[1-4] Upon this state of the record the question presented is whether plaintiff's claim for the recovery of funds which defendant, its former employee, admittedly embezzled or misappropriated, is released by defendant's discharge in bankruptcy. Section 35, title 11, U.S.C.A. reads as follows: "A discharge in bankruptcy shall release a bankrupt from all of his provable debts, whether allowable in full or in part, except such as . . . (4) were created by his fraud, embezzlement, misappropriation or defalcation while acting as an officer or in any fiduciary capacity." There can be no doubt that the debt, which was reduced to judgment by agreement of the parties, was created by defendant's fraud, embezzlement, misappropriation or defalcation; this charge is not denied. It is conceded that defendant was not acting as an officer of the corporation; the inquiry is thus narrowed to whether he was acting in any fiduciary capacity. He argues that the phrase "in any fiduciary capacity," as used in the Bankruptcy Act, embraces only technical trusts and not trusts which are implied in a contract or in the position of the parties, and that the finding in the judgment order that "malice is not the gist of Plaintiff's action" was in effect equivalent to a finding that he was not guilty of fraud, dishonesty or bad faith. It is a plausible assumption that defendant's purpose in inducing plaintiff to consent to have the original judgment vacated, and an amended judgment entered in its place, was to exclude the possibility, upon his release from the penitentiary, of his being committed to jail under the body execution issued in the first order. Accordingly, he gave plaintiff a written confession, accompanied by his promise to pay the embezzled funds in installments, and thereby persuaded plaintiff's counsel to eliminate the malice finding from the judgment. The Supreme Court of Illinois has held that malice findings in judgments are highly technical and serve a special and limited purpose. In Ingalls v. Raklios, 373 Ill. 404, the court said that "it is apparent that a defendant could be actuated by malice in committing a tort against the plaintiff and yet malice not be the gist of the action." It follows that if a defendant can be actuated by malice in committing a tort, and yet malice not be the gist of the action, a finding that "malice is not the gist of the Plaintiff's action" is not a finding that defendant was not actuated by malice. Accordingly, we think the finding in the instant judgment does not negative the existence of malice or establish that the debt was not created by "fraud, embezzlement, misappropriation or defalcation." In the most charitable interpretation of defendant's course of conduct, he was certainly guilty of defalcation. The underlying principle is stated as follows in 8 C.J.S. Bankruptcy, § 578 c (p. 1541): "Defalcation as used in the provision of the act under discussion is said to be of broader meaning than embezzlement or misappropriation. An act need not be shown to be willful or malicious to constitute a defalcation. Hence one acting as an officer or fiduciary who is under a duty to account for funds in his control commits a defalcation when he fails to account and pay over such funds in accord with his duty." See also the rule as stated in 6 Am. Jur. (Rev. Ed.), Bankruptcy, § 797 (p. 1020).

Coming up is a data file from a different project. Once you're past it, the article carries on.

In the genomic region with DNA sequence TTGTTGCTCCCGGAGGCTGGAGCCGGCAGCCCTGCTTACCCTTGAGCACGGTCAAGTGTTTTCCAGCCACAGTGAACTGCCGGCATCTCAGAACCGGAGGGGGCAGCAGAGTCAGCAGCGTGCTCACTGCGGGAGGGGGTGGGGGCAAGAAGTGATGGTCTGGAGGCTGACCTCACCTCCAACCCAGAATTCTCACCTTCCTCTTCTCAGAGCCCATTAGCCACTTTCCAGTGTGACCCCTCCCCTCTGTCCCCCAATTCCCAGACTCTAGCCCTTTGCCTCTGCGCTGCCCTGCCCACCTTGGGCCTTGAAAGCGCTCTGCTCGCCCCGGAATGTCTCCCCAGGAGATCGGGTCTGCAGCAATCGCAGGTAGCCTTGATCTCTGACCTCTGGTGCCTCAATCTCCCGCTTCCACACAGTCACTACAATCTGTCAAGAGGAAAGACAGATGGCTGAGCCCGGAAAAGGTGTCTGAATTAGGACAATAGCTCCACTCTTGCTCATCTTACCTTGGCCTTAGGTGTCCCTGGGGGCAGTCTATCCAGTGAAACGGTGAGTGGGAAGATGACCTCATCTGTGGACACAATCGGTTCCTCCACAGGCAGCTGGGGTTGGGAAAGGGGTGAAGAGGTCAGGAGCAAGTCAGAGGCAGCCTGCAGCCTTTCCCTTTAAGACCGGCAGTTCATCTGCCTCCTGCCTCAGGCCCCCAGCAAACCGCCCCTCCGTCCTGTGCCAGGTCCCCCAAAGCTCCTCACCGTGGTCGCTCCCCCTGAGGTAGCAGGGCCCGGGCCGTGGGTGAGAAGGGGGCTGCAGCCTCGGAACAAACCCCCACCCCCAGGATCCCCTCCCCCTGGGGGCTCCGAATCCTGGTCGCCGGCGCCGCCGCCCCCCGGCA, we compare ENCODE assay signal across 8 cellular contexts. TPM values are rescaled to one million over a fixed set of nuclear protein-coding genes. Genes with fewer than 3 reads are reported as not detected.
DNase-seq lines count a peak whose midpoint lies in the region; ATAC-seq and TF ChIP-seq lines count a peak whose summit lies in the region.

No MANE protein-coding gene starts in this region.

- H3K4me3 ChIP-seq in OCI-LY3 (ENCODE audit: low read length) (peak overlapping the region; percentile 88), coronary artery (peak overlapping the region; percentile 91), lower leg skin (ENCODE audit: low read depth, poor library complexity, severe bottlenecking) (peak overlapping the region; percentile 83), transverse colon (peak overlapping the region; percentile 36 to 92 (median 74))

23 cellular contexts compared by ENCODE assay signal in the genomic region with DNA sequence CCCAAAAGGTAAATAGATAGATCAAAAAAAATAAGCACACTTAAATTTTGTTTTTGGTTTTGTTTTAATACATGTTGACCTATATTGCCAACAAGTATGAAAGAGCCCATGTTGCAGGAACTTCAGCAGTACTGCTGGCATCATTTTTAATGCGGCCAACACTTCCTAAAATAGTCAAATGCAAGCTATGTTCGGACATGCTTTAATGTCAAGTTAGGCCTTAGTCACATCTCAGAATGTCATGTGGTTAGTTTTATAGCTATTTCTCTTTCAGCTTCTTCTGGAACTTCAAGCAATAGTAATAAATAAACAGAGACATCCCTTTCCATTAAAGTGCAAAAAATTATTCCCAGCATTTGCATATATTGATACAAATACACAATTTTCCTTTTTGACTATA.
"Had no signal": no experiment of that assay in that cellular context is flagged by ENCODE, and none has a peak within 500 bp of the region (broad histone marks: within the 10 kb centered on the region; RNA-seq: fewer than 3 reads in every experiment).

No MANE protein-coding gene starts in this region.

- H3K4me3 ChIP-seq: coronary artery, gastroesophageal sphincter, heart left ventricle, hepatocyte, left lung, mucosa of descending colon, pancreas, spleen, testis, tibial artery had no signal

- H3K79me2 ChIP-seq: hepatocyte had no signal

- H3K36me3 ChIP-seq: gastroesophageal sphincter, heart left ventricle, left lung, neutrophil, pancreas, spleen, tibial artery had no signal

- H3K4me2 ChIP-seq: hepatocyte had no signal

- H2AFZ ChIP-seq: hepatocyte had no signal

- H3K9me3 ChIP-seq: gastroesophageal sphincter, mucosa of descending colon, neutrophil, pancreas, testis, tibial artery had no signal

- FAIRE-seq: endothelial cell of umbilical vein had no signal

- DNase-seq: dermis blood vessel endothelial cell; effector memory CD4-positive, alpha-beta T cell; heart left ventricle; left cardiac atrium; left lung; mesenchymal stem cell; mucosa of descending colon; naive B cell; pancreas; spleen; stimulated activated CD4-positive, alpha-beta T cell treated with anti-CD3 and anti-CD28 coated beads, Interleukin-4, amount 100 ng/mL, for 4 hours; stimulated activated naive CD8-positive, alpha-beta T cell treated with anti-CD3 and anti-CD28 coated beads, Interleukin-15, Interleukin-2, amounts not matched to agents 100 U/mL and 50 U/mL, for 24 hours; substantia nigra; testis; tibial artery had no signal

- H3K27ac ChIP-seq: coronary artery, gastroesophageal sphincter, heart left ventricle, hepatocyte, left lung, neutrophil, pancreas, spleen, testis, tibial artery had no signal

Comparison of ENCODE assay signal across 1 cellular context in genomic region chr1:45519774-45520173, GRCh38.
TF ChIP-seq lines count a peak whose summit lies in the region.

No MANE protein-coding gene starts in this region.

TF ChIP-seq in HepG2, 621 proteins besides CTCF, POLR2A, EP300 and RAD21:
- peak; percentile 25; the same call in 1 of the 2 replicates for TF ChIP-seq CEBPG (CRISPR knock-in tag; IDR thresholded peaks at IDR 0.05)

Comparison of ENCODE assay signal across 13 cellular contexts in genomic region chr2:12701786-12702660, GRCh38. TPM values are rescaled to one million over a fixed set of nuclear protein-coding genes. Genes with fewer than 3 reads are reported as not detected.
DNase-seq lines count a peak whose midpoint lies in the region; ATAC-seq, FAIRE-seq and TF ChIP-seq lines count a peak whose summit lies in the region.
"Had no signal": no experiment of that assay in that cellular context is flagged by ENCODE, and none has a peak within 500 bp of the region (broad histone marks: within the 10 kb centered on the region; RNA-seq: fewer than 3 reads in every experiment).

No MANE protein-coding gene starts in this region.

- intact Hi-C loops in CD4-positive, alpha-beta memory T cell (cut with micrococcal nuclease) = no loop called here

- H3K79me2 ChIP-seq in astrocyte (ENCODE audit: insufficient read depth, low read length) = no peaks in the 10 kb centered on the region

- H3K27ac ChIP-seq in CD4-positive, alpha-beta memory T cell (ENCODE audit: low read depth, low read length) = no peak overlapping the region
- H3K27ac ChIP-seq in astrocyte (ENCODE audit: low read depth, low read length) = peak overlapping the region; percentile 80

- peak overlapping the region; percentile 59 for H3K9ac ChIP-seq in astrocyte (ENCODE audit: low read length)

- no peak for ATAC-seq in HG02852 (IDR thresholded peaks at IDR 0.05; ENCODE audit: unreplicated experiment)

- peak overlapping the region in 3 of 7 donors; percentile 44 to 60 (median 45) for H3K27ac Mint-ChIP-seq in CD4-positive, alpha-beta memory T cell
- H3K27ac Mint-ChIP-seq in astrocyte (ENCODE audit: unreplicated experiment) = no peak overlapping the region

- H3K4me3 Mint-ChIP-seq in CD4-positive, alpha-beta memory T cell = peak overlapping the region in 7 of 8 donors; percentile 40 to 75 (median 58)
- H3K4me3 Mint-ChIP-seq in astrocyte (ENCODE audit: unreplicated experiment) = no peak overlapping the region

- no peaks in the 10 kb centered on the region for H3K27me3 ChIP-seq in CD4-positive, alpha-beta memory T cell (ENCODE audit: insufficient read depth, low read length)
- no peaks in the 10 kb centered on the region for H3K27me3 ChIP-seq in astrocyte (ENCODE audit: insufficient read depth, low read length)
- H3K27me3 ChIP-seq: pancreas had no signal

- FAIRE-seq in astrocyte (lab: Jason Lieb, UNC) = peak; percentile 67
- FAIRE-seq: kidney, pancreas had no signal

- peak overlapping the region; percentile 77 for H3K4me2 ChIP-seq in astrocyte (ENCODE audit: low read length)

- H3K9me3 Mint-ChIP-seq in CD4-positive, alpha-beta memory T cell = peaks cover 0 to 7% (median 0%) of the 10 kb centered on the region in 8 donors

Was defendant, as a bookkeeper, and in sole charge of plaintiff's cash accounts, acting in a fiduciary capacity? Plaintiff cites various decisions which we regard as in point and controlling. In Citizens Mut. Automobile Ins. Co. v. Gardner, 315 Mich. 689, 24 N.W.2d 410, plaintiff obtained a judgment against defendant, an insurance agent, for premiums which defendant had collected and failed to remit. Garnishment proceedings were then instituted on the judgment, which defendant moved to dismiss, based on a discharge in bankruptcy which he had obtained after the entry of the judgment. The court held that his discharge in bankruptcy did not prevent the enforcement of the judgment, since it clearly appeared from the record in the case in which judgment was entered that defendant's obligation to the plaintiff arose from his failure to remit the insurance premiums that he had collected. The court concluded that this constituted a defalcation within the meaning of the Act; and with respect to a contention similar to defendant's in the instant proceeding, the court said that "for the purposes of this case it may be assumed that defendant was not shown to have been guilty of fraud, embezzlement or misappropriation, but it does not follow that there was no defalcation on his part within the meaning of the term as used in the bankruptcy act. It has been repeatedly held that one who, acting in a fiduciary capacity, fails to observe his duty to make payment of money coming into his possession in such capacity, places himself, by such failure, within the scope of the term `defalcation.'"